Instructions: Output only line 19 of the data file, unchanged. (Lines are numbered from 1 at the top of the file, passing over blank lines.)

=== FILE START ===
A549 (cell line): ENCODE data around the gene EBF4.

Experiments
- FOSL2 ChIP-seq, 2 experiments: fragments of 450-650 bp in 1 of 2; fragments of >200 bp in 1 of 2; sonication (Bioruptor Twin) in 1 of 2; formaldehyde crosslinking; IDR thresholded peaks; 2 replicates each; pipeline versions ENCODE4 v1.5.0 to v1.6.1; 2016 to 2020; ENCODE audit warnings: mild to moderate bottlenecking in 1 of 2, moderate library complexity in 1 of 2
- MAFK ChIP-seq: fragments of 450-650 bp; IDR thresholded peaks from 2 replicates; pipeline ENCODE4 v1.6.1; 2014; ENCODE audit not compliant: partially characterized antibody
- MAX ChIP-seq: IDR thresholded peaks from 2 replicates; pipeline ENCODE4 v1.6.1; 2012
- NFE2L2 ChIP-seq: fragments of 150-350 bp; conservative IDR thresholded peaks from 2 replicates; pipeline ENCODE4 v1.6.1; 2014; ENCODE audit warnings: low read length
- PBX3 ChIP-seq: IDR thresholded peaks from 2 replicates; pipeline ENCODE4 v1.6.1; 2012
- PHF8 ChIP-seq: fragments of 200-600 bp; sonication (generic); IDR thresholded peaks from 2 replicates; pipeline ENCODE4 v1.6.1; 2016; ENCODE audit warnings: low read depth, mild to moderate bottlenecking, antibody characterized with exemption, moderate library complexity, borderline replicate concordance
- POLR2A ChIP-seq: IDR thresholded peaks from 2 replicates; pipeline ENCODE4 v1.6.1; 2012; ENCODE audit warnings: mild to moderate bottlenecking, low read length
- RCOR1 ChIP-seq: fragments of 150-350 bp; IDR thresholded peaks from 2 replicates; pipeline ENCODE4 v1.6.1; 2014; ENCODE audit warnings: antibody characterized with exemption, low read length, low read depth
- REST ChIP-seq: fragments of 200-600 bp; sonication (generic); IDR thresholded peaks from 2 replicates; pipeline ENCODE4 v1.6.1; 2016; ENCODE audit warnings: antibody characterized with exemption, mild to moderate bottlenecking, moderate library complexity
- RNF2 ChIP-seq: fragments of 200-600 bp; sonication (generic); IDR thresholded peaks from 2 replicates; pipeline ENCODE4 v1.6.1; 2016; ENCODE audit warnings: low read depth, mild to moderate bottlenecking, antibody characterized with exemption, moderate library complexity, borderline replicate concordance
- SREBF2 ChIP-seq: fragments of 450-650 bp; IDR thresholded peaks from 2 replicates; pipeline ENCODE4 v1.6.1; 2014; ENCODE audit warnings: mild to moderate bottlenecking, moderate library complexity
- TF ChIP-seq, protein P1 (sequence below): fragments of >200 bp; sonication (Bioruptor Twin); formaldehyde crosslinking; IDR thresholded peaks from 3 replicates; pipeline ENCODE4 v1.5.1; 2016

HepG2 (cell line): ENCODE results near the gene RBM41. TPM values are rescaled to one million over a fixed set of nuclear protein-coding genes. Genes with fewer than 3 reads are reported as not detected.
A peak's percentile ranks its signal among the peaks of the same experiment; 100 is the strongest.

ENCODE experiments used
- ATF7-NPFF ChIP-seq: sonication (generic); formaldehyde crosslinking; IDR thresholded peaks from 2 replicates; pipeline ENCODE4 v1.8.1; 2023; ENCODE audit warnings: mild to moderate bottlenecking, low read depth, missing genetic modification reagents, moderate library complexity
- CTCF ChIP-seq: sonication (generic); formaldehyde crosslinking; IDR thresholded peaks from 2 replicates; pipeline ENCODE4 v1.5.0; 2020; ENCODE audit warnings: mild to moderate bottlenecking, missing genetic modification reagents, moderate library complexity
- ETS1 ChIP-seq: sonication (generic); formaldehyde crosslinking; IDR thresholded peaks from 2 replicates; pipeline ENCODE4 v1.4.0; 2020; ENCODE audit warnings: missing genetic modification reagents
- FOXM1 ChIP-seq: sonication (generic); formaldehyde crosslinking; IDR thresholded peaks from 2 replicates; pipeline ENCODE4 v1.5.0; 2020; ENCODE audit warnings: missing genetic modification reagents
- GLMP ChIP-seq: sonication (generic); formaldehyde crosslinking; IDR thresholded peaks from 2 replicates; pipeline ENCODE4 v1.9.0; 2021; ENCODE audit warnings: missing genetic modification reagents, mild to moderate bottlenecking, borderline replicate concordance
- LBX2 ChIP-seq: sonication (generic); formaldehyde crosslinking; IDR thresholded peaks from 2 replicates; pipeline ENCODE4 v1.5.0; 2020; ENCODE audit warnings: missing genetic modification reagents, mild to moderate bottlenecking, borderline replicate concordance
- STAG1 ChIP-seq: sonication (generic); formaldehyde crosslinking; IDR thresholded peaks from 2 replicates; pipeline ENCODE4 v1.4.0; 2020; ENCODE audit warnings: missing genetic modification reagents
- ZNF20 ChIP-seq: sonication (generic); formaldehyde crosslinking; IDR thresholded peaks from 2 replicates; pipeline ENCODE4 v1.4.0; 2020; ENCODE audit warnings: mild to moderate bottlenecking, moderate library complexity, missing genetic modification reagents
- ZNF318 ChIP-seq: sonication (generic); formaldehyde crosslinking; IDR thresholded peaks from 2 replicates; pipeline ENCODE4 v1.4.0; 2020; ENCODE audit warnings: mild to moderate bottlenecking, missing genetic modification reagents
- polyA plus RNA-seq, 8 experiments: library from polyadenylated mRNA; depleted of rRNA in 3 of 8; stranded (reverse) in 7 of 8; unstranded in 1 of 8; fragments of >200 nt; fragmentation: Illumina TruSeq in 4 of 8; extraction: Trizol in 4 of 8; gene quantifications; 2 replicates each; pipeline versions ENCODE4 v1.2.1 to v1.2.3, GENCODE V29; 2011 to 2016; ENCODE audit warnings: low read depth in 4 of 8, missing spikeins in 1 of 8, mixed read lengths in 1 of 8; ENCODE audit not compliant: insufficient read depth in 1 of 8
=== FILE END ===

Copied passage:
- CTCF ChIP-seq: sonication (generic); formaldehyde crosslinking; IDR thresholded peaks from 2 replicates; pipeline ENCODE4 v1.5.0; 2020; ENCODE audit warnings: mild to moderate bottlenecking, missing genetic modification reagents, moderate library complexity